• Your income is expected to continue
  • You have funds to cover the required down payment
  • You have a good credit history and decent score

True, the standards to qualify for a conventional loan are slightly higher than for an FHA or VA loan. But they’re still flexible enough that most homebuyers are able to qualify.

Credit score requirements

According to loan software company Black Knight, the average credit score for all applicants who successfully complete a mortgage is around 744. This is plenty high to get approved for a conventional loan.

The minimum credit score required for most conventional loans is just 620.

“We want to know that people pay their bills on time and are financially disciplined and good at money management,” says Staci Titsworth, regional vice president sales manager with PNC Mortgage in Pittsburgh, PA.

A slightly lower credit score may pass the credit score test, but the lender will typically charge a higher interest rate to compensate for the greater risk.

Applicants with lower credit may want to choose an FHA loan, which does not charge extra fees or higher rates for lower credit scores.

Be sure to check your credit report before applying for a mortgage so you’ll know where you stand.

Employment and income requirements

During the mortgage application process, home buyers must provide proof of earnings, which may involve some or all of the following documentation:

  • 30 day’s pay stubs
  • 2 year’s W2s
  • 2 year’s tax returns if self–employed
  • An offer letter, if not yet started
  • Proof of education for new graduates

“Most lenders require two–year documentation to show a consistent earnings stream,” Titsworth says.

Alimony can also be counted if documented in a divorce decree, along with the recurring method of payment such as an automatic deposit.

Seasonal income is also accepted with proof in a tax return.

Property requirements

A lender won’t approve a mortgage for an amount that’s greater than the value of the home. Before closing on the loan, the lender will appraise the property to determine its fair market value.

  • As an example, let’s say the buyer has agreed to pay $200,000 for a home but the appraisal comes in at $190,000
  • In this case, the home buyer should use this appraisal as a bargaining chip to get the seller to lower the price to a level the lender will finance
  • Or, the buyer could pay the additional $10,000 out of pocket to compensate for the lower borrowing limit. This $10,000 would be added to the down payment you’d already agreed to pay

Property value isn’t the only thing to watch for when getting a conventional loan appraisal.

Sometimes during an inspection, the appraiser may require another professional’s opinion.

“If the appraiser sees water stains or a lot of leaky faucets, he may request a plumbing inspection. The seller may need to make improvements, which could delay a closing,” Titsworth says.

However, conventional loans actually come with less strict appraisal and property requirements than FHA, VA, or USDA loans.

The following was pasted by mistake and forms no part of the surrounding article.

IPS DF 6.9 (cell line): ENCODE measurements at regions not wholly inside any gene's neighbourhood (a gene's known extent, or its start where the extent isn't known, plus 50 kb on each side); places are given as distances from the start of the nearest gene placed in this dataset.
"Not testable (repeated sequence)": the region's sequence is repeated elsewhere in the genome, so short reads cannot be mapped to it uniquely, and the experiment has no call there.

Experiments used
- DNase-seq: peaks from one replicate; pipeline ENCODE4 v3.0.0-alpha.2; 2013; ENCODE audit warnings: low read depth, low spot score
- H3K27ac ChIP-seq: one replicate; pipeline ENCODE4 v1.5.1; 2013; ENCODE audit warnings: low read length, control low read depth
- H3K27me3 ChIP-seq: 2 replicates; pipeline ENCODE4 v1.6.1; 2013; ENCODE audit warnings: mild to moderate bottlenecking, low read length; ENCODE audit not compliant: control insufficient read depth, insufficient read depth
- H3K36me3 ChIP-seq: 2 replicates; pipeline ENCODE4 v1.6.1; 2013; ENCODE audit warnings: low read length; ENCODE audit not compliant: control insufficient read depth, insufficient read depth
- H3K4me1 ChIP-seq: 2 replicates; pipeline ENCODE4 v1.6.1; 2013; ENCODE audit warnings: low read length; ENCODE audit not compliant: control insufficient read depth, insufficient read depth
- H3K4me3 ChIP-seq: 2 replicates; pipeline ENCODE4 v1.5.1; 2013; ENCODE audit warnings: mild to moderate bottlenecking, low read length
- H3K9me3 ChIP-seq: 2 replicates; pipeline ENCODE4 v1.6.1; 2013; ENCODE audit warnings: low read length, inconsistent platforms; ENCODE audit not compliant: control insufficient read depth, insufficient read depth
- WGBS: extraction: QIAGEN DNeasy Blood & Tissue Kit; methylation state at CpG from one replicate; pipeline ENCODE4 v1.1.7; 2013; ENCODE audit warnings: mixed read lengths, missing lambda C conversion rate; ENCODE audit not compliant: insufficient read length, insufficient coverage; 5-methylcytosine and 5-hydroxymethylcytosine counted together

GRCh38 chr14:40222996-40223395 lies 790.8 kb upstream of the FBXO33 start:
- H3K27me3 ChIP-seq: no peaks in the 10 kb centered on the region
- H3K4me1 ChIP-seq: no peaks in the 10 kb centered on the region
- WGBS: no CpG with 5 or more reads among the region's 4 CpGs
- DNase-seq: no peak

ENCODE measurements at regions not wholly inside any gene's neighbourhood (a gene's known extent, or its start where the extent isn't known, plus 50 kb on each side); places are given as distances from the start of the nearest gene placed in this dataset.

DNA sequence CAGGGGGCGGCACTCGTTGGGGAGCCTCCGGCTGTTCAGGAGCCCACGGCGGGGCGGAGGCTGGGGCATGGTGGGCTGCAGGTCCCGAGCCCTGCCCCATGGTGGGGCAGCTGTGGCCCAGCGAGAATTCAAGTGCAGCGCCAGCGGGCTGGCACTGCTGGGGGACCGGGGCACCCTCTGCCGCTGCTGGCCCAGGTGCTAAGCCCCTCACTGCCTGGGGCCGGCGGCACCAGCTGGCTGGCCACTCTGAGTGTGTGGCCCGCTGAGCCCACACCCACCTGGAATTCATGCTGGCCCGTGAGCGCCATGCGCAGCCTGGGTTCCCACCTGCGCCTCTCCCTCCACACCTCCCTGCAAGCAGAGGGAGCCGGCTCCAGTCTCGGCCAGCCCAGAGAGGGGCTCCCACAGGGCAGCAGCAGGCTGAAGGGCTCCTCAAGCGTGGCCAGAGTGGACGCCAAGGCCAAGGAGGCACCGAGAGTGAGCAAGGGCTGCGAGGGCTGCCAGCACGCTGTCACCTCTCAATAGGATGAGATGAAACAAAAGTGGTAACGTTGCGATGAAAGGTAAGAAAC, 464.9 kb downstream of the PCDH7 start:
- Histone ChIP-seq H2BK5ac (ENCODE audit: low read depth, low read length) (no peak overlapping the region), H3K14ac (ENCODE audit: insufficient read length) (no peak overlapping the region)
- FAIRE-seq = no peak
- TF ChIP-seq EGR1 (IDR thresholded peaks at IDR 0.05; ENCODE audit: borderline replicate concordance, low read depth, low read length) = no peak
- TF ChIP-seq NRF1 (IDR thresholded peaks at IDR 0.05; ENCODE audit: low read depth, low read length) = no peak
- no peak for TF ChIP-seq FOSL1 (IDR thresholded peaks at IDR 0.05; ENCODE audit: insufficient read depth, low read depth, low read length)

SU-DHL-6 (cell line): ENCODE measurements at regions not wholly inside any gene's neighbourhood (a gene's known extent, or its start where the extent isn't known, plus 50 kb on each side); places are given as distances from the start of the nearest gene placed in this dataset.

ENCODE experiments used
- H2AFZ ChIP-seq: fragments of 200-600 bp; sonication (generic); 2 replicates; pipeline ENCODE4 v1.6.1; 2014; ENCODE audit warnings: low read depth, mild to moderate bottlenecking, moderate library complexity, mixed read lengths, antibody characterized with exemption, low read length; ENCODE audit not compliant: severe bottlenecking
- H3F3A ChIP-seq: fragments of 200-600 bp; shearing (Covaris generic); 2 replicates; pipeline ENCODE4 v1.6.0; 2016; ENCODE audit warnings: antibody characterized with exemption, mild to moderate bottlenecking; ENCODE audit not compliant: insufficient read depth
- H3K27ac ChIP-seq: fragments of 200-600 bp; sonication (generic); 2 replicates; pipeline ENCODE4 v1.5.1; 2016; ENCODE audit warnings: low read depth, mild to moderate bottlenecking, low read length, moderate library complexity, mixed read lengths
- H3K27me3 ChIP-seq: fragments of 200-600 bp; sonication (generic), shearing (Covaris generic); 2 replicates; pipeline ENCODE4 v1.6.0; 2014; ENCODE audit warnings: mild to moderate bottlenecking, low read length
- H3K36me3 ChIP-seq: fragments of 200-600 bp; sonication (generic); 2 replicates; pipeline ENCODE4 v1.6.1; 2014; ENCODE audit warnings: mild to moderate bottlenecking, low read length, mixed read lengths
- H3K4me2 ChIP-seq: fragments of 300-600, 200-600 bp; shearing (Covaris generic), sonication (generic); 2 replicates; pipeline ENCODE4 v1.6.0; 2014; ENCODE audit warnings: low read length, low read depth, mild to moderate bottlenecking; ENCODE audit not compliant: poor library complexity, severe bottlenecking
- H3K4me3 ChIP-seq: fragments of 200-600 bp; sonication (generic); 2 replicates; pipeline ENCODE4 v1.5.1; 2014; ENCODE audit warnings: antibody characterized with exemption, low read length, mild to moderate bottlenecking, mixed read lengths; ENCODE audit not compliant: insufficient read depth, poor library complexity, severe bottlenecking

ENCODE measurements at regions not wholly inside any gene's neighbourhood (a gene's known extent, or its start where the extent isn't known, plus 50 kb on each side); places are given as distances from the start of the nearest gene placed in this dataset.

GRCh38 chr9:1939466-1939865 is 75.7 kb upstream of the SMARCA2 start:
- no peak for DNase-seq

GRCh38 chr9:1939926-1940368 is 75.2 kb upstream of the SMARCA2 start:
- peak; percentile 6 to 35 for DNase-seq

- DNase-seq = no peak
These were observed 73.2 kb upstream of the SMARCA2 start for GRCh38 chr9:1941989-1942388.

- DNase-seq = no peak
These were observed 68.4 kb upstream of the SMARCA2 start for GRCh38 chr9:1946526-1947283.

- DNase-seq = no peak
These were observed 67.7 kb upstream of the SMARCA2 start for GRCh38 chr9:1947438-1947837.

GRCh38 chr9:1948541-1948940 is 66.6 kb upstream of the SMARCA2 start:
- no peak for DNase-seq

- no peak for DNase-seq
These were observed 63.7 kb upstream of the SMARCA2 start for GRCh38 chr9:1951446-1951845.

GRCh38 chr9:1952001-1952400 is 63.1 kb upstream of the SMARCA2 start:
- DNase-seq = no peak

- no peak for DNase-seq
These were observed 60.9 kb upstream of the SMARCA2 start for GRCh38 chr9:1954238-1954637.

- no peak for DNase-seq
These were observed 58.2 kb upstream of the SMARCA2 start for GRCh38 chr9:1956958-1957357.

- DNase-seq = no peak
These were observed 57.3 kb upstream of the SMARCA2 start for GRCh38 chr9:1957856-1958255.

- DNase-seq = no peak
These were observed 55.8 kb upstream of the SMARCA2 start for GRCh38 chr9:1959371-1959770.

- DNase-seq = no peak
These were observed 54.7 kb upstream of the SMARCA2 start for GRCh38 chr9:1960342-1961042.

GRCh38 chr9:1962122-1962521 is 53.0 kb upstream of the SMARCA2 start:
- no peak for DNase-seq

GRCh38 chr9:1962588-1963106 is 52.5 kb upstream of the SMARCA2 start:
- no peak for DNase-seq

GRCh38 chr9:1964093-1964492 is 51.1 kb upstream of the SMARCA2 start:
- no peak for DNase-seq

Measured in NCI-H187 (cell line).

This is another advantage to conventional: You can qualify for a home in slightly worse condition and plan to make the repairs after your loan is approved and you move in.

Conventional loan limits

Nationwide conventional loan limits start at $ and go higher in many locations.

For instance, Fannie Mae and Freddie Mac allow a loan amount up to $ in certain high–priced ZIP codes.

Home buyers who need a loan amount above the standard limit should check for the specific limit for their area.

Loans in excess of an area’s conventional loan limits are considered non–conforming loans.

These require a jumbo loan instead of a conventional loan

Debt–to–income ratio

The buyer’s debt–to–income ratio (DTI) also plays a factor in conventional loan qualifying.

DTI compares your total monthly debts (including mortgage costs) to your gross income. This number is used to determine how large a mortgage payment will fit within your monthly budget.

Many lenders want this ratio to be less or equal to 36% of the borrower’s income.However, conventional loans may allow a DTI as high as 43%.

To find your debt–to–income ratio, add up your loan payments, including:

  • Student loans
  • Personal loans
  • Car loans
  • Credit card minimum payments
  • Your projected mortgage payment

Also add in any child support or alimony payments you’re required to make each month.

Then divide this sum by your monthly gross (pre–tax) income.

Closing costs

Closing costs will include fees such as a lender’s origination fee plus vendor fees like the appraisal, title insurance, and credit reporting fees, says Titsworth.

Sometimes, a lender or seller will pay all or some of these expenses depending on the strength of the market and desire to close the transaction.

Check whether your chosen lender offers lender credits, and make sure any seller contributions are within Fannie Mae and Freddie Mac guidelines.

Typically, sellers and other interested parties can contribute the following amounts, based on the home price and down payment amount.

  • Less than 10% down: 3% of the purchase price
  • 10 to 25% down: 6% of the purchase price
  • More than 25%: 9% of the purchase price

With a rental or investment property, the seller can contribute only 2% of the purchase price toward closing costs.

Benefits of a conventional home loan

Conventional loans are the most popular type of mortgage. After that come government–backed mortgages, including FHA, VA, and USDA loans.